Cross-posted at DailyKos.

If you thought the congressional debate over Terri Schiavo was intense, wait until the one over the Patriot Act begins this week.


Both the Senate and the House of Representatives are kicking off what promises to be a tumultuous series of hearings about whether to renew key sections of the controversial 2001 law. Roughly half of the law is set to expire on Dec. 31. – (From “The next chapter in the Patriot Act,” by Declan McCullagh, CNET)

In a disclosure that comes a day before Congress begins its review of the Patriot Act, Anthony D. Romero, ACLU Executive Director, says: “Despite the secrecy that permeates the Patriot Act, it’s clear that it has been abused and misused.”

[T]he American Civil Liberties Union today responded to an inquiry by Senator Diane Feinstein (D-CA) about abuses of the Patriot Act, saying that the Patriot Act has been abused and misused repeatedly by the government since its enactment. …


See the litany of abuses, a portion of the ACLU response to Sen. Feinstein, and WHAT ACTIONS YOU CAN TAKE:

According to reports, the Patriot Act has been used to:

  • Secretly search the home of Brandon Mayfield, a Muslim attorney whom the government wrongly suspected, accused and detained as a perpetrator of the recent train bombing in Madrid.
  • Charge, detain, and prosecute a Muslim student in Idaho, Sami al-Hussayen, for providing “material support” to terrorists because he posted to an Internet website links to objectionable materials, even though such links were available on the websites of a major news outlet and of the government’s own expert witness in the case.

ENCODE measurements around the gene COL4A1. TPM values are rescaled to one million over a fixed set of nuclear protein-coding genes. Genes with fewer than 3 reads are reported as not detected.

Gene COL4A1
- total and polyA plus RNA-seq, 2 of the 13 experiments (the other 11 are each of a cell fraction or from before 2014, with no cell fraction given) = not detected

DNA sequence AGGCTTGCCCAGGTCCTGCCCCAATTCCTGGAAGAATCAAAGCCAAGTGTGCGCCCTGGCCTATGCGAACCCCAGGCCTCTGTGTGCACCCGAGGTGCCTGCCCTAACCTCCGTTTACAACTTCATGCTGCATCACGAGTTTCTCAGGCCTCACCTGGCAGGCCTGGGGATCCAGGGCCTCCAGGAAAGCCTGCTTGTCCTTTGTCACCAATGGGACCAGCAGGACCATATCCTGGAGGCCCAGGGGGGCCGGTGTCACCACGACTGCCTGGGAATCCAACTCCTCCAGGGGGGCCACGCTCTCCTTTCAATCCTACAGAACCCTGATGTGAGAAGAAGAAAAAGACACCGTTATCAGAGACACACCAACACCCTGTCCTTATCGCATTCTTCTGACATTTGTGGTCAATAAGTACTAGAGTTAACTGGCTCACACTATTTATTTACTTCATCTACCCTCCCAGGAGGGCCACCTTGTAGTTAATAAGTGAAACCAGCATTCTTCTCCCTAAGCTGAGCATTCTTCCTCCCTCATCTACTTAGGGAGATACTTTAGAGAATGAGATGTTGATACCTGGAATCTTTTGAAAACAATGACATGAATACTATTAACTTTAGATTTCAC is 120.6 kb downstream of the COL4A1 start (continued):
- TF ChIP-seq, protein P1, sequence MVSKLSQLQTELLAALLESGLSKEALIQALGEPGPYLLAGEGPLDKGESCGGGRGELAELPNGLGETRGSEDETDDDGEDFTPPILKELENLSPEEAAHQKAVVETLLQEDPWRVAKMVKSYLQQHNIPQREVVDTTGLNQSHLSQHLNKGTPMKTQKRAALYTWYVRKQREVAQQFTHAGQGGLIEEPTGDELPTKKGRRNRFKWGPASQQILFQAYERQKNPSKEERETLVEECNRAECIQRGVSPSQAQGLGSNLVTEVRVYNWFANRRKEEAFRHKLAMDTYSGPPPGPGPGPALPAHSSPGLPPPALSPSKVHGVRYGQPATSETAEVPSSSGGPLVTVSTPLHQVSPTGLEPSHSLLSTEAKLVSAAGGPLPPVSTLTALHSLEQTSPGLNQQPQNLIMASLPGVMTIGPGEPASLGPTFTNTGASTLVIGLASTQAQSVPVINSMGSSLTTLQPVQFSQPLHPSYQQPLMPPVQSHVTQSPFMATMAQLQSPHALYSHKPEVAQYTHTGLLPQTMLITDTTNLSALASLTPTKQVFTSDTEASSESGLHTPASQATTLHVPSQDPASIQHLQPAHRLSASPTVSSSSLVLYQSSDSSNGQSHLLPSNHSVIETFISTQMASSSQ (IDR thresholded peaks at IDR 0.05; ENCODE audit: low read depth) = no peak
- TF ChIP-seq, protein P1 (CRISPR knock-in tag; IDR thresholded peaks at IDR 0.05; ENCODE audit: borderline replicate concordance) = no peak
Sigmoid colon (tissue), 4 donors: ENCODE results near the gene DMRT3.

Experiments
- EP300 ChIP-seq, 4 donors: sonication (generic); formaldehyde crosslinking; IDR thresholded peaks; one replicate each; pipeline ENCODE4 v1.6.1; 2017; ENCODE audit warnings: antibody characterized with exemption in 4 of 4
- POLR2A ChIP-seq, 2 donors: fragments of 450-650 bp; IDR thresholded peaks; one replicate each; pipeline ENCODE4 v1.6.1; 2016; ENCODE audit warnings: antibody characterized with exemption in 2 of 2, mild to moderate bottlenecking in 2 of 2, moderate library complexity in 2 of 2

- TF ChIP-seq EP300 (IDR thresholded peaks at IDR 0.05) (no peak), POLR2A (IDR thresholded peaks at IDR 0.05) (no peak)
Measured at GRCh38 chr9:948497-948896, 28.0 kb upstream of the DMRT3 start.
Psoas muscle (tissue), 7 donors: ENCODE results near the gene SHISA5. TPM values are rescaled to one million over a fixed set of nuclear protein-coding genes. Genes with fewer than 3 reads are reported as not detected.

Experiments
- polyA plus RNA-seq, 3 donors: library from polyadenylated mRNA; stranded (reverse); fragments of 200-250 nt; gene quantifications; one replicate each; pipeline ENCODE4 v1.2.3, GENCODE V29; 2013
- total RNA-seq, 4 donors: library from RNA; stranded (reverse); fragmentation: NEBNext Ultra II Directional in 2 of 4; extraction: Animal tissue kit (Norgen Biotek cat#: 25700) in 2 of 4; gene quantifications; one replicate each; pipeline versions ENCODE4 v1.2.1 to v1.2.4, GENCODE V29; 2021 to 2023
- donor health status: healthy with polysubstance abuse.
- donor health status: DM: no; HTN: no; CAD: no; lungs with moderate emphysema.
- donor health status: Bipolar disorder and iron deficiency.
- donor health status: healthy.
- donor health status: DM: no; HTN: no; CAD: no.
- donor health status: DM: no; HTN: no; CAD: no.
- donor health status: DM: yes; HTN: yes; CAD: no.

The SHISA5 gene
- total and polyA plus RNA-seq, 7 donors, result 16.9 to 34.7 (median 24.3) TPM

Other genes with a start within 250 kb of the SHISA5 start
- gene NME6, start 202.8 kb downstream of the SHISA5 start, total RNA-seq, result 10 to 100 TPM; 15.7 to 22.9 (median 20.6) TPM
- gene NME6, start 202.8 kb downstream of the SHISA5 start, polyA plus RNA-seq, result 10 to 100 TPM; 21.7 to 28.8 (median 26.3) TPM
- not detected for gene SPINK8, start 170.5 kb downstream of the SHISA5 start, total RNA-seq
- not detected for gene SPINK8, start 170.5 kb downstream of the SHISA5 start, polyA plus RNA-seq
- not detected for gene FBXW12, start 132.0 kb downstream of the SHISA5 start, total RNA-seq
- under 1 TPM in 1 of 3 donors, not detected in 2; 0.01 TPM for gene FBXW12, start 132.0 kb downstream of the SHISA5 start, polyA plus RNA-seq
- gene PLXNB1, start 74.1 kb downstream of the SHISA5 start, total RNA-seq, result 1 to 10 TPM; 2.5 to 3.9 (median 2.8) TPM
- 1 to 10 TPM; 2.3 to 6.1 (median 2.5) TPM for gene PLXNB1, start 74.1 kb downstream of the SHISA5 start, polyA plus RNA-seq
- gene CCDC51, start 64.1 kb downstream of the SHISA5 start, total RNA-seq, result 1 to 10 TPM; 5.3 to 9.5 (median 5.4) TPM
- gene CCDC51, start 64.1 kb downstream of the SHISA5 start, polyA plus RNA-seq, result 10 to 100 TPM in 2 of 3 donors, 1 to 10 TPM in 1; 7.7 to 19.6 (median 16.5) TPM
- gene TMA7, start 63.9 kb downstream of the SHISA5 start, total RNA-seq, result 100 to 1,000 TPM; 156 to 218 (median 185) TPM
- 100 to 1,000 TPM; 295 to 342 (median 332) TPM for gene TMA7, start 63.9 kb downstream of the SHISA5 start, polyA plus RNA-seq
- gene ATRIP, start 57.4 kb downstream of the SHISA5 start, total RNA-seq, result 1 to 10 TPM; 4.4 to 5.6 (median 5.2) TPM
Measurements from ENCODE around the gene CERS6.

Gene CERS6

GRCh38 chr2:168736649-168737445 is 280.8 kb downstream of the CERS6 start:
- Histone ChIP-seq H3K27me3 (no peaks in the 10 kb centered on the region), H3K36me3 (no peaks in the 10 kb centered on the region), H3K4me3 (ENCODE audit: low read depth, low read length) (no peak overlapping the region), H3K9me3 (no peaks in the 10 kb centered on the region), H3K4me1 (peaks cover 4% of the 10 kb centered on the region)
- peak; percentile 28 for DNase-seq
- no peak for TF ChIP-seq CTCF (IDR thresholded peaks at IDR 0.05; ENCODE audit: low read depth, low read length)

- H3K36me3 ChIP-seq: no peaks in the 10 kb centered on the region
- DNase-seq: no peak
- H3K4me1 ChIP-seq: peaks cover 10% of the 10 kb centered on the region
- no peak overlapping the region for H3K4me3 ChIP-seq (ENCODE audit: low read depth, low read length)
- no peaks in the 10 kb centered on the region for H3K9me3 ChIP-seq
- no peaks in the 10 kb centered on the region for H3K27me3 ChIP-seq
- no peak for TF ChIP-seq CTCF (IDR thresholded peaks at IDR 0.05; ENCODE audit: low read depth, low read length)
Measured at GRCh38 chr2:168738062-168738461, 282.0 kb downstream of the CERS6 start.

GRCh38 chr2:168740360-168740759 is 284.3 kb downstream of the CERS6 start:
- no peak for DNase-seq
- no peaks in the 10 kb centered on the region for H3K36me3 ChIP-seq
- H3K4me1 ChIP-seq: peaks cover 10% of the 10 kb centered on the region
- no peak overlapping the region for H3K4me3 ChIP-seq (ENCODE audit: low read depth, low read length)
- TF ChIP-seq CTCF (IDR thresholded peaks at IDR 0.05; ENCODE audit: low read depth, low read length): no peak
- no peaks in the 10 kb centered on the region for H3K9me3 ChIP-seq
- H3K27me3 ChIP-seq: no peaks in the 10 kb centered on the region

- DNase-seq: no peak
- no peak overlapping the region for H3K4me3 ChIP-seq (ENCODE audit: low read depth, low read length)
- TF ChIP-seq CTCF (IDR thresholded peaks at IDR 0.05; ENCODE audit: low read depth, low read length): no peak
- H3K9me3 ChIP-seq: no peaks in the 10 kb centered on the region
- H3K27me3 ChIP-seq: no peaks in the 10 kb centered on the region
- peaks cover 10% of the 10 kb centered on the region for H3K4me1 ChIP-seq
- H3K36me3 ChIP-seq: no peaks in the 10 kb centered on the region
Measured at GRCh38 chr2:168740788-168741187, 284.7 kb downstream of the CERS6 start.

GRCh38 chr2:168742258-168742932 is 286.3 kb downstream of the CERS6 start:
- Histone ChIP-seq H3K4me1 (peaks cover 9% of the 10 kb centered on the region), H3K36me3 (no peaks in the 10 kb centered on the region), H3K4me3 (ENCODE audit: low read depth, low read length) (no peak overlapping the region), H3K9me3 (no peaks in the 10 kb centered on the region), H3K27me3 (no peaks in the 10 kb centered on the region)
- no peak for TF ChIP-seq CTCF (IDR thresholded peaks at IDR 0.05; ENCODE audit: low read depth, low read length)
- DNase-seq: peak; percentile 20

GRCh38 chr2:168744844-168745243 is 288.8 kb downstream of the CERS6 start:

• Serve a National Security Letter (NSL) on an Internet Service Provider (ISP) so coercive under the provisions of the NSL statue that a federal court struck down the entire statute – as vastly expanded by the Patriot Act – used to obtain information about e-mail activity and web surfing for intelligence investigations.
  • Gag that ISP from disclosing this abuse to the public, and gag the ACLU itself, which represents the ISP, from disclosing this abuse to the public when ACLU became aware of it, and from disclosing important circumstances relating to this abuse and other possible abuses of the gag, even to this very day.
  • Investigate and prosecute crimes that are not terrorism offenses, even though it cited terrorism prevention as the reason Congress should enact the law, and cites terrorism prevention as the reason why it cannot be changed.


From the ACLU’s letter to Sen. Feinstein:

ACLU Letter to Senator Feinstein Addressing Abuses of the Patriot Act by the Government

April 4, 2005

Dear Senator Feinstein:


Thank you for your letter of March 25 inquiring about abuses of the USA PATRIOT Act (“Patriot Act”) enacted into law 45 days after the September 11, 2001 attacks. In its three and one-half years, the government has abused and misused the Patriot Act repeatedly, without apology or regret, and while seeking significant expansions of powers granted under the Patriot Act. We are hopeful that at the Patriot Act hearings that commence tomorrow with the testimony of Attorney General Gonzales and FBI Director Mueller, you will explore these abuses and misuses, and will work to curtail them with appropriate oversight and legislation.


Secrecy permeates the Patriot Act. As ACLU’s Timothy H. Edgar pointed out in his brief October, 2003 e-mail message to your staff,[1] many of the most invasive and dangerous powers in the Patriot Act are exercised secretly, and some are accompanied by statutory gag orders. … (Read the entire letter.)


ACTIONS: Write your senator and contribute to ACLU’s efforts.

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